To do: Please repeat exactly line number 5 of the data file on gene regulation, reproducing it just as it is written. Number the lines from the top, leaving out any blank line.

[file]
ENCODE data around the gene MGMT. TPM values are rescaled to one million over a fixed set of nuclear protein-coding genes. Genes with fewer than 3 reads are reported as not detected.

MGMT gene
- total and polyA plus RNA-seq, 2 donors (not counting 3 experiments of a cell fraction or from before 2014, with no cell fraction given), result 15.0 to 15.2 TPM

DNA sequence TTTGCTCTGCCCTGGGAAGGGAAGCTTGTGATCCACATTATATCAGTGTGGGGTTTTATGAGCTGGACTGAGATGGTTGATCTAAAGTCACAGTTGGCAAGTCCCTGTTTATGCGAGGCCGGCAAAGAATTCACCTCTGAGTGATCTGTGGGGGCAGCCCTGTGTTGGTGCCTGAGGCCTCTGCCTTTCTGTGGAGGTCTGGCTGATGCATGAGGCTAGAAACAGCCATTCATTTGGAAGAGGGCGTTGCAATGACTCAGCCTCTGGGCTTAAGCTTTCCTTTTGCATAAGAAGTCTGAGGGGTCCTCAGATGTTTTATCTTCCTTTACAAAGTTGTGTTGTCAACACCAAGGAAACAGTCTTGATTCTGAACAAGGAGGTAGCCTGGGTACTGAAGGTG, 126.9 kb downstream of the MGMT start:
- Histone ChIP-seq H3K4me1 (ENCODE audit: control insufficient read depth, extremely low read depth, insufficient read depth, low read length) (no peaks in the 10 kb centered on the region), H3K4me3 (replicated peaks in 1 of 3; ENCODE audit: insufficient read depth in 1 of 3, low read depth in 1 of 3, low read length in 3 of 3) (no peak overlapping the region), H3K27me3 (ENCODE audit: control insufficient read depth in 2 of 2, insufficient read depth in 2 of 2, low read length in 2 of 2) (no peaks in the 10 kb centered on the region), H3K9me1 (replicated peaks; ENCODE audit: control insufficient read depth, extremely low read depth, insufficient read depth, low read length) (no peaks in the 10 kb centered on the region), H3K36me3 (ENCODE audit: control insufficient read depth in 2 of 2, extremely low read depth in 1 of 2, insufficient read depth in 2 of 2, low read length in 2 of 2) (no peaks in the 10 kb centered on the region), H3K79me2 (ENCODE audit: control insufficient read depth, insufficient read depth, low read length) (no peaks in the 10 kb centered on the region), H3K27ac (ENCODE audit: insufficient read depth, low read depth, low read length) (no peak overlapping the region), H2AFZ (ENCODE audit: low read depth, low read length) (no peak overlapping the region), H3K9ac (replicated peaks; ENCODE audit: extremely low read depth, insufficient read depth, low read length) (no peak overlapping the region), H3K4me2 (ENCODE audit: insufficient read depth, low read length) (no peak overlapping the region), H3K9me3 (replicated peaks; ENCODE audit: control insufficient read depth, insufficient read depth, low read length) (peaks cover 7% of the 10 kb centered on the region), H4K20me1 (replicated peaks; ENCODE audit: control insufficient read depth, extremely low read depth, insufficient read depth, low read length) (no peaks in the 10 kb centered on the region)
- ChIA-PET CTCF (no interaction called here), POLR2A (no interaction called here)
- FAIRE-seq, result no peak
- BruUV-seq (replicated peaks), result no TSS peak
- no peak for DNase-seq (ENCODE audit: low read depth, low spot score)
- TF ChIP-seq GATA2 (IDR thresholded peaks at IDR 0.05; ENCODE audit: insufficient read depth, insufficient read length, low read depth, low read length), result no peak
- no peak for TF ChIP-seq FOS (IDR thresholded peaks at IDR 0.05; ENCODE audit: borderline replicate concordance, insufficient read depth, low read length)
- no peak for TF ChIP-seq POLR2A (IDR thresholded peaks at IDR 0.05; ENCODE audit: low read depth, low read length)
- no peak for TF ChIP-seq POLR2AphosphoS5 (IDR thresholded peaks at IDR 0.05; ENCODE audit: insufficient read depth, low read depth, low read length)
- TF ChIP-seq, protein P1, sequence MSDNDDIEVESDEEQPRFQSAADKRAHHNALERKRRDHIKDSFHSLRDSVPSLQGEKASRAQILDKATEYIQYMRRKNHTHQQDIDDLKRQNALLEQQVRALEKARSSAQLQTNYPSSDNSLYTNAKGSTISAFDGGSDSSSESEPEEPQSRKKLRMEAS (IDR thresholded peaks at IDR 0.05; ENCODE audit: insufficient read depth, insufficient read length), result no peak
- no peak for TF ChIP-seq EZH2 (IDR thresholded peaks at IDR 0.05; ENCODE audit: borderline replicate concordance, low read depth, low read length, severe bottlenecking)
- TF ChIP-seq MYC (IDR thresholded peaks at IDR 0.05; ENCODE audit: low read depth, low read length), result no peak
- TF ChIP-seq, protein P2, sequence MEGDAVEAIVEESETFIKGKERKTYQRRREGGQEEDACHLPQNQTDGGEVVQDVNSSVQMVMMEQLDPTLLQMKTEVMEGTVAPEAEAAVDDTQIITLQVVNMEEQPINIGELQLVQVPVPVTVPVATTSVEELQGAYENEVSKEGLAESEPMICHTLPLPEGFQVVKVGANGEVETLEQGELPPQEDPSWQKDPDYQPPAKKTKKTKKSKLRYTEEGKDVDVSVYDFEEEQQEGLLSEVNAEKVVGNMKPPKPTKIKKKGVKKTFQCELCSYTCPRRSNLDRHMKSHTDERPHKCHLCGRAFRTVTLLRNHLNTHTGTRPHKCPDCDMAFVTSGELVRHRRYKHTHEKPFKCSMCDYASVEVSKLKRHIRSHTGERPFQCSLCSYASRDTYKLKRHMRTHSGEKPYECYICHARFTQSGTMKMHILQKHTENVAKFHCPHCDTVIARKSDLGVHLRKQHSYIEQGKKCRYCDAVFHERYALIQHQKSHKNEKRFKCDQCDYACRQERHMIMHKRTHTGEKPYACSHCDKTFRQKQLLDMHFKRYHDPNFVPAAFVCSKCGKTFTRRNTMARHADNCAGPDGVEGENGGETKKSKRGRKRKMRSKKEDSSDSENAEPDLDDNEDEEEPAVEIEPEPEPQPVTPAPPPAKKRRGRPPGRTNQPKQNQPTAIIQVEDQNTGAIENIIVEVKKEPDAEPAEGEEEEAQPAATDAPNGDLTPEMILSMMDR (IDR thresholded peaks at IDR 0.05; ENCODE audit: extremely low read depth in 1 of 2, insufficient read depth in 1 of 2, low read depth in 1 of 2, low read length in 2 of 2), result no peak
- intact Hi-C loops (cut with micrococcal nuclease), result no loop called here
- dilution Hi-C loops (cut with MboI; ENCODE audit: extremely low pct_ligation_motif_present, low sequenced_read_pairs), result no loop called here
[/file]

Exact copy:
- Histone ChIP-seq H3K4me1 (ENCODE audit: control insufficient read depth, extremely low read depth, insufficient read depth, low read length) (no peaks in the 10 kb centered on the region), H3K4me3 (replicated peaks in 1 of 3; ENCODE audit: insufficient read depth in 1 of 3, low read depth in 1 of 3, low read length in 3 of 3) (no peak overlapping the region), H3K27me3 (ENCODE audit: control insufficient read depth in 2 of 2, insufficient read depth in 2 of 2, low read length in 2 of 2) (no peaks in the 10 kb centered on the region), H3K9me1 (replicated peaks; ENCODE audit: control insufficient read depth, extremely low read depth, insufficient read depth, low read length) (no peaks in the 10 kb centered on the region), H3K36me3 (ENCODE audit: control insufficient read depth in 2 of 2, extremely low read depth in 1 of 2, insufficient read depth in 2 of 2, low read length in 2 of 2) (no peaks in the 10 kb centered on the region), H3K79me2 (ENCODE audit: control insufficient read depth, insufficient read depth, low read length) (no peaks in the 10 kb centered on the region), H3K27ac (ENCODE audit: insufficient read depth, low read depth, low read length) (no peak overlapping the region), H2AFZ (ENCODE audit: low read depth, low read length) (no peak overlapping the region), H3K9ac (replicated peaks; ENCODE audit: extremely low read depth, insufficient read depth, low read length) (no peak overlapping the region), H3K4me2 (ENCODE audit: insufficient read depth, low read length) (no peak overlapping the region), H3K9me3 (replicated peaks; ENCODE audit: control insufficient read depth, insufficient read depth, low read length) (peaks cover 7% of the 10 kb centered on the region), H4K20me1 (replicated peaks; ENCODE audit: control insufficient read depth, extremely low read depth, insufficient read depth, low read length) (no peaks in the 10 kb centered on the region)